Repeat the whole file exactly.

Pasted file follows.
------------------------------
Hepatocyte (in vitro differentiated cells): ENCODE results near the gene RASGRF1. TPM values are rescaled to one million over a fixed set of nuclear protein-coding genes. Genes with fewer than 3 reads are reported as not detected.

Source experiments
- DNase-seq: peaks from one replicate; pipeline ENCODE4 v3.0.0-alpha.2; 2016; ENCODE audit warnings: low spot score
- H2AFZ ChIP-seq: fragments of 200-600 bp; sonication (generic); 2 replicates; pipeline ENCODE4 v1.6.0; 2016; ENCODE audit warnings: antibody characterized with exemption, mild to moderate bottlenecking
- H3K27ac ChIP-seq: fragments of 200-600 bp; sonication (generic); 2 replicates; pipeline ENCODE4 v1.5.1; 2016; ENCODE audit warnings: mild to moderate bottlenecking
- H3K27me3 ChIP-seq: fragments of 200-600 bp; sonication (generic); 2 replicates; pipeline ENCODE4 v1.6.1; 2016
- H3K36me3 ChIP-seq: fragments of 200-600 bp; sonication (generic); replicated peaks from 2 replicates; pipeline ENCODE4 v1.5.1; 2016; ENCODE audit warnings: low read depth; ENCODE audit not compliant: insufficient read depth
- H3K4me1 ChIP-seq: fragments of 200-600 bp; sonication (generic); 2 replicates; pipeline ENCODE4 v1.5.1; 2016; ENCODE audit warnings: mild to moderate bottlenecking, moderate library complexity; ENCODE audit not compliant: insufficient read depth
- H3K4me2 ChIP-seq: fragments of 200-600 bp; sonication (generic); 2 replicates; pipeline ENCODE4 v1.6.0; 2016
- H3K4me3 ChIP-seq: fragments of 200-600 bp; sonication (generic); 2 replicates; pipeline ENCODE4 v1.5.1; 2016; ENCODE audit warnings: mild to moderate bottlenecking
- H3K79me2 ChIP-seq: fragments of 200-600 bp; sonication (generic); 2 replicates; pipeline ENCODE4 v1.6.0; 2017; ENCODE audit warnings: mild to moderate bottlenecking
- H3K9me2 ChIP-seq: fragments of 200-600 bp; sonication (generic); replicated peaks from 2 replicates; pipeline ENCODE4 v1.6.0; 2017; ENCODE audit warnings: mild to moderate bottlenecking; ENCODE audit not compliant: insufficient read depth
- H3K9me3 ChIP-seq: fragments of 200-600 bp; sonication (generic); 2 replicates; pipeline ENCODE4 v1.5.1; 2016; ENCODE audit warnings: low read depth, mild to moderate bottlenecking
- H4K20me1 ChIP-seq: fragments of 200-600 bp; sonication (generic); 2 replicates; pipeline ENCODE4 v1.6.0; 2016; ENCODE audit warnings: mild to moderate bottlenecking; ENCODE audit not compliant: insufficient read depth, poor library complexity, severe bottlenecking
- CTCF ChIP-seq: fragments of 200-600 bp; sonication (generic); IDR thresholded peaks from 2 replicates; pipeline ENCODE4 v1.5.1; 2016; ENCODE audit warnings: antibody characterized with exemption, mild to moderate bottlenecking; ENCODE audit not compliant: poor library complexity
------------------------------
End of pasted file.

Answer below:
Hepatocyte (in vitro differentiated cells): ENCODE results near the gene RASGRF1. TPM values are rescaled to one million over a fixed set of nuclear protein-coding genes. Genes with fewer than 3 reads are reported as not detected.

Source experiments
- DNase-seq: peaks from one replicate; pipeline ENCODE4 v3.0.0-alpha.2; 2016; ENCODE audit warnings: low spot score
- H2AFZ ChIP-seq: fragments of 200-600 bp; sonication (generic); 2 replicates; pipeline ENCODE4 v1.6.0; 2016; ENCODE audit warnings: antibody characterized with exemption, mild to moderate bottlenecking
- H3K27ac ChIP-seq: fragments of 200-600 bp; sonication (generic); 2 replicates; pipeline ENCODE4 v1.5.1; 2016; ENCODE audit warnings: mild to moderate bottlenecking
- H3K27me3 ChIP-seq: fragments of 200-600 bp; sonication (generic); 2 replicates; pipeline ENCODE4 v1.6.1; 2016
- H3K36me3 ChIP-seq: fragments of 200-600 bp; sonication (generic); replicated peaks from 2 replicates; pipeline ENCODE4 v1.5.1; 2016; ENCODE audit warnings: low read depth; ENCODE audit not compliant: insufficient read depth
- H3K4me1 ChIP-seq: fragments of 200-600 bp; sonication (generic); 2 replicates; pipeline ENCODE4 v1.5.1; 2016; ENCODE audit warnings: mild to moderate bottlenecking, moderate library complexity; ENCODE audit not compliant: insufficient read depth
- H3K4me2 ChIP-seq: fragments of 200-600 bp; sonication (generic); 2 replicates; pipeline ENCODE4 v1.6.0; 2016
- H3K4me3 ChIP-seq: fragments of 200-600 bp; sonication (generic); 2 replicates; pipeline ENCODE4 v1.5.1; 2016; ENCODE audit warnings: mild to moderate bottlenecking
- H3K79me2 ChIP-seq: fragments of 200-600 bp; sonication (generic); 2 replicates; pipeline ENCODE4 v1.6.0; 2017; ENCODE audit warnings: mild to moderate bottlenecking
- H3K9me2 ChIP-seq: fragments of 200-600 bp; sonication (generic); replicated peaks from 2 replicates; pipeline ENCODE4 v1.6.0; 2017; ENCODE audit warnings: mild to moderate bottlenecking; ENCODE audit not compliant: insufficient read depth
- H3K9me3 ChIP-seq: fragments of 200-600 bp; sonication (generic); 2 replicates; pipeline ENCODE4 v1.5.1; 2016; ENCODE audit warnings: low read depth, mild to moderate bottlenecking
- H4K20me1 ChIP-seq: fragments of 200-600 bp; sonication (generic); 2 replicates; pipeline ENCODE4 v1.6.0; 2016; ENCODE audit warnings: mild to moderate bottlenecking; ENCODE audit not compliant: insufficient read depth, poor library complexity, severe bottlenecking
- CTCF ChIP-seq: fragments of 200-600 bp; sonication (generic); IDR thresholded peaks from 2 replicates; pipeline ENCODE4 v1.5.1; 2016; ENCODE audit warnings: antibody characterized with exemption, mild to moderate bottlenecking; ENCODE audit not compliant: poor library complexity